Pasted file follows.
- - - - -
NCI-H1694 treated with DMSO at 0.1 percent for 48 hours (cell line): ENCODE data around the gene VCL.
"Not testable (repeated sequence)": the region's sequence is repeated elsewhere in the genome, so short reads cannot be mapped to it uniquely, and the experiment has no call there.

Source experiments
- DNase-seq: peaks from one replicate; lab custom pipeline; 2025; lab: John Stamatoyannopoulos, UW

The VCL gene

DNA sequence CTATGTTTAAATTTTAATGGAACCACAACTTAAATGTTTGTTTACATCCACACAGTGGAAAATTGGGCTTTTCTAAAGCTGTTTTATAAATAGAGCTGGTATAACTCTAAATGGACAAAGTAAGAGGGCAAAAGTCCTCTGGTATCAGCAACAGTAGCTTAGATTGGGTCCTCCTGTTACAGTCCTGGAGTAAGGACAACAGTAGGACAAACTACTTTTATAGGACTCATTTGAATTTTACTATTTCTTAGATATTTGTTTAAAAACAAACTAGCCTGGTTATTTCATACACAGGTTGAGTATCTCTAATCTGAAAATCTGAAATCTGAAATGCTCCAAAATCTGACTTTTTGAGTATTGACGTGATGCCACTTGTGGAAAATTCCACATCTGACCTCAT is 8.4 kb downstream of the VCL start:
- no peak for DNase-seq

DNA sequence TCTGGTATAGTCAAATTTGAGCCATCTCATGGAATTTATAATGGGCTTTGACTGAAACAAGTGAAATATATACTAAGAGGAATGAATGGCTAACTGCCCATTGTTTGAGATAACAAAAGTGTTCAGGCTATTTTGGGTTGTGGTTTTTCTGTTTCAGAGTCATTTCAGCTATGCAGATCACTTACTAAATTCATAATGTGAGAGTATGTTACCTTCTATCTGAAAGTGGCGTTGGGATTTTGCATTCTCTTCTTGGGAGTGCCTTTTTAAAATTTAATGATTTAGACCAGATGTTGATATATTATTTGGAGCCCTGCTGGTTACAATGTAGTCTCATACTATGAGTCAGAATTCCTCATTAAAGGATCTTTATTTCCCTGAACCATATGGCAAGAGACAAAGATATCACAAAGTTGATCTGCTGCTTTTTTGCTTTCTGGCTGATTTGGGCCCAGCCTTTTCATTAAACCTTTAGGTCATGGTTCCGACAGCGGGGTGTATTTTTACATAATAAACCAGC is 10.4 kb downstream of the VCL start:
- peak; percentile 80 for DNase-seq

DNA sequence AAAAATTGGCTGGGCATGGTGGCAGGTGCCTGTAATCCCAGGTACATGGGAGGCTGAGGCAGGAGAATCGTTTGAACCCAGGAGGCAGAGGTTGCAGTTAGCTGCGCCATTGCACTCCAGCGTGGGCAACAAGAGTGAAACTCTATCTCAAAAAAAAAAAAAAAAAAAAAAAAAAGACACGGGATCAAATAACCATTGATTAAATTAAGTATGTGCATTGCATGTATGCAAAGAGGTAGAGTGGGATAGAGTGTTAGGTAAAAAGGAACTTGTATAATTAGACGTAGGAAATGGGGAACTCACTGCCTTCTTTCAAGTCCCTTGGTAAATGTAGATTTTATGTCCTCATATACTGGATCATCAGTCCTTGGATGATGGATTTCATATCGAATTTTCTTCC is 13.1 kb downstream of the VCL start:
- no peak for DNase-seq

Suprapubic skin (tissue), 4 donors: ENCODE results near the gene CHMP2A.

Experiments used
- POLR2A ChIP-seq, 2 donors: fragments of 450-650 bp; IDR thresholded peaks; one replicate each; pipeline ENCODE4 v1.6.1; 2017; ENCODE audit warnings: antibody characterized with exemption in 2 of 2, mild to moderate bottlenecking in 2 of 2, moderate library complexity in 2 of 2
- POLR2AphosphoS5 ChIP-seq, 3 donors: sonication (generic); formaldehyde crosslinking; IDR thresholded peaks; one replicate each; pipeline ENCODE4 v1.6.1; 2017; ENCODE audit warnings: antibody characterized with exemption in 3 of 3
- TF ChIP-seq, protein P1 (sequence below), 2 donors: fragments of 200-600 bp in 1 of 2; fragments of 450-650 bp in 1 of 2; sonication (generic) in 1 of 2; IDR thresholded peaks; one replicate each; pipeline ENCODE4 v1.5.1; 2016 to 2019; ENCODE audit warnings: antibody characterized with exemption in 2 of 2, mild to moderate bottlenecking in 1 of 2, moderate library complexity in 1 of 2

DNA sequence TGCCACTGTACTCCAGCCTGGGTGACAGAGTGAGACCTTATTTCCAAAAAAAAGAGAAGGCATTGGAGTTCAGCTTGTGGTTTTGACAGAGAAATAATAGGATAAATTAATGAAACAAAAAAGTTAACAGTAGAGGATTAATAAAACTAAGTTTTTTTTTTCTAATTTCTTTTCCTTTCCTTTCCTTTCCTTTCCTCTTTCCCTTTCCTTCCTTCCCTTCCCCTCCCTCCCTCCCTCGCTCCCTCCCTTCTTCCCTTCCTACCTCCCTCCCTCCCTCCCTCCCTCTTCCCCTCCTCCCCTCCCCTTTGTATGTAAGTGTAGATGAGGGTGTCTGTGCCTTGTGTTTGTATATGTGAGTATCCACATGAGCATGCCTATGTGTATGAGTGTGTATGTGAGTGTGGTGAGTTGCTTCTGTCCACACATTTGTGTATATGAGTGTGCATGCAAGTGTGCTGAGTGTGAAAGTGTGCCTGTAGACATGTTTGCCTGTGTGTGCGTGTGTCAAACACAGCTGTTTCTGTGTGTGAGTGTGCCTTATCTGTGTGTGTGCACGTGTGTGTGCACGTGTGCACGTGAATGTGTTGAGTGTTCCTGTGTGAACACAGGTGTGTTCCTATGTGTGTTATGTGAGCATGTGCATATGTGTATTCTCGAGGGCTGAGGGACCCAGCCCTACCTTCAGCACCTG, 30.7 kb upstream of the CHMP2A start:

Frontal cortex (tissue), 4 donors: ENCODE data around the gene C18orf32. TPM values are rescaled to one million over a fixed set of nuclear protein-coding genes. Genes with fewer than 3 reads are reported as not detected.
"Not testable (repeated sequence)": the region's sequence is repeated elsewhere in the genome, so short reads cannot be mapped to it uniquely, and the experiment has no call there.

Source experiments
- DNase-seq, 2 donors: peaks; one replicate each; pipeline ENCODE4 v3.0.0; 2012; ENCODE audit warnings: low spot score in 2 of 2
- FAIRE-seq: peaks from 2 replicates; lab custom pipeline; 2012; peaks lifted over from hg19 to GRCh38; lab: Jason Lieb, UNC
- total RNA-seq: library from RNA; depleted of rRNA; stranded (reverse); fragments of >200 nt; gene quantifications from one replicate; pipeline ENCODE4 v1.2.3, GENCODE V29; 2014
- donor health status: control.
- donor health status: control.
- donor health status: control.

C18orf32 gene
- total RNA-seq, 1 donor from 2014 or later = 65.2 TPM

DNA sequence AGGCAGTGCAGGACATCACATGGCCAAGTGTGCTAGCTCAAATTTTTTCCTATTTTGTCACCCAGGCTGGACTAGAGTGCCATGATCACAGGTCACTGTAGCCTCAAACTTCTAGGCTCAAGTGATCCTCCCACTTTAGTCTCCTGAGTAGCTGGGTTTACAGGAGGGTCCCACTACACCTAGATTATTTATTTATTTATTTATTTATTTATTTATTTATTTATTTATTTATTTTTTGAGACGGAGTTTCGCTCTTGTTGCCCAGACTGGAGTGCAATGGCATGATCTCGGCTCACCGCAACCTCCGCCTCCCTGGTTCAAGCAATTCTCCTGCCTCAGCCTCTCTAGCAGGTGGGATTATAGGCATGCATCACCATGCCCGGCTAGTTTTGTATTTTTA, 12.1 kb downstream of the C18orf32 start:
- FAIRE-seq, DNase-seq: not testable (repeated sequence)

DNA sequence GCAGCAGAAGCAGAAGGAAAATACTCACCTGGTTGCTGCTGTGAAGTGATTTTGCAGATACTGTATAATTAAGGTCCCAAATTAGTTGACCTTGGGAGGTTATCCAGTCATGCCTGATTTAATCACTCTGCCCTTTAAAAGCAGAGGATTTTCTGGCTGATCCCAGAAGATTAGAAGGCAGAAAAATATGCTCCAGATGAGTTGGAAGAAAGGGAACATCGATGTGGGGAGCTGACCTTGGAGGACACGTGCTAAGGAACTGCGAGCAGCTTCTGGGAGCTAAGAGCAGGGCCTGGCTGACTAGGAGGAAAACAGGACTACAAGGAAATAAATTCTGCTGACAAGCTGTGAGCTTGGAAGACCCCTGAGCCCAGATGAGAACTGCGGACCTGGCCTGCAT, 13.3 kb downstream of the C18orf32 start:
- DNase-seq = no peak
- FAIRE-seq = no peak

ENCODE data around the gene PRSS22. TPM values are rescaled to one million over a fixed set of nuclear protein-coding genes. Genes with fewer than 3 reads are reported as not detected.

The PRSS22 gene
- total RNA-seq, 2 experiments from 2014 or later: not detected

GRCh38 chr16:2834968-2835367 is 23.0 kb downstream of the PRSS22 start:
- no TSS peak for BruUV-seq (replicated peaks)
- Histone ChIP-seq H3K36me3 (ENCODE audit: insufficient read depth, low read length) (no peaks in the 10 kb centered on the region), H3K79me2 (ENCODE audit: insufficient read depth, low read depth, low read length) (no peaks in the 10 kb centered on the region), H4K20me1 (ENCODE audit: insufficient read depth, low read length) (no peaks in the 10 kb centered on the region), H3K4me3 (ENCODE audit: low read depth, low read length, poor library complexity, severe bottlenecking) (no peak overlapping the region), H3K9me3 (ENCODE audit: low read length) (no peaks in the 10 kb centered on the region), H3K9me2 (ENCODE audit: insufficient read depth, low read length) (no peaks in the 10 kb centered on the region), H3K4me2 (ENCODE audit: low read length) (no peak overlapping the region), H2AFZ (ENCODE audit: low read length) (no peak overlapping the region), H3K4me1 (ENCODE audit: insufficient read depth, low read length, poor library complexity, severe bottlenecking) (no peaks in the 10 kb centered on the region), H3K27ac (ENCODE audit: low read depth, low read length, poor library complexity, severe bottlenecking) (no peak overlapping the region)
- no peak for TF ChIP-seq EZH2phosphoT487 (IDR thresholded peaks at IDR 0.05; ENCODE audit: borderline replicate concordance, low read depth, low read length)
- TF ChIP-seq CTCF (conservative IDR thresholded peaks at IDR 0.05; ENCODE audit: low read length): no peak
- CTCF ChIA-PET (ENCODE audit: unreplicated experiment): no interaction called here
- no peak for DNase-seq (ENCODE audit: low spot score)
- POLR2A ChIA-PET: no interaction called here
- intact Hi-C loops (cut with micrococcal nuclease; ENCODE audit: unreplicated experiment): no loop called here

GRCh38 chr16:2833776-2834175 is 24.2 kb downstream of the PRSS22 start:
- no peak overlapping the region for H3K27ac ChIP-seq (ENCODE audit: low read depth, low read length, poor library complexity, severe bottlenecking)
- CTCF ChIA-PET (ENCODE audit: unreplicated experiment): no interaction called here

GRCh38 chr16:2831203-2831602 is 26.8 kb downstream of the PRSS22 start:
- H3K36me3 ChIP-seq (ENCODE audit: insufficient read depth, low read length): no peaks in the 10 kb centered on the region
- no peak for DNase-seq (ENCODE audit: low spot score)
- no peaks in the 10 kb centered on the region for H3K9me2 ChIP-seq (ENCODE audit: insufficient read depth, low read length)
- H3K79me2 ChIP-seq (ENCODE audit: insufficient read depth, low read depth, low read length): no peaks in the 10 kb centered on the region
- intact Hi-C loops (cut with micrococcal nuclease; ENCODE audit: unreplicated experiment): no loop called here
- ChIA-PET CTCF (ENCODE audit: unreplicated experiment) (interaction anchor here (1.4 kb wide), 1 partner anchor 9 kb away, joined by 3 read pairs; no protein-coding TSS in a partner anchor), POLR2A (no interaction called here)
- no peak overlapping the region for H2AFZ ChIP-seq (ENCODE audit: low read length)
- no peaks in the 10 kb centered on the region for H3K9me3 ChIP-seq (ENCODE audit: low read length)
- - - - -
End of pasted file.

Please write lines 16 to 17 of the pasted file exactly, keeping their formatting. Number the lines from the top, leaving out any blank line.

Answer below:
- TF ChIP-seq, protein P1 (sequence below), 2 donors: fragments of 200-600 bp in 1 of 2; fragments of 450-650 bp in 1 of 2; sonication (generic) in 1 of 2; IDR thresholded peaks; one replicate each; pipeline ENCODE4 v1.5.1; 2016 to 2019; ENCODE audit warnings: antibody characterized with exemption in 2 of 2, mild to moderate bottlenecking in 1 of 2, moderate library complexity in 1 of 2

DNA sequence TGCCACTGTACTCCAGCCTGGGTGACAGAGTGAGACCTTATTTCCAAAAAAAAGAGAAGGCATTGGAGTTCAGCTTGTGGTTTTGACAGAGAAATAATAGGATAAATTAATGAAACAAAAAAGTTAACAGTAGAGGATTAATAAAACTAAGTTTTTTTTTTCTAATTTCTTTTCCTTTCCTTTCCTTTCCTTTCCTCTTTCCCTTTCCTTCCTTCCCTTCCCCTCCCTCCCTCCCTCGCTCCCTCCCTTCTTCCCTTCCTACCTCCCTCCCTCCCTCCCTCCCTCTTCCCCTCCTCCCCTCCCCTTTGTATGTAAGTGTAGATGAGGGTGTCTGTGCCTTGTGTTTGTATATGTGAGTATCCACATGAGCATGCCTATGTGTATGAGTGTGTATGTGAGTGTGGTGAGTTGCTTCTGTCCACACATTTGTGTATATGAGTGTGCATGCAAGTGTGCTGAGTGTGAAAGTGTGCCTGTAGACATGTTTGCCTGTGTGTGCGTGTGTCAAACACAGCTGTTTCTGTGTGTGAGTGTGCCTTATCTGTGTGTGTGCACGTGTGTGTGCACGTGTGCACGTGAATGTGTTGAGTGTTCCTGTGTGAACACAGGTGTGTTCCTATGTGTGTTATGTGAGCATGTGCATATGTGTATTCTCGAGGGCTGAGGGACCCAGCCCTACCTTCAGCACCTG, 30.7 kb upstream of the CHMP2A start: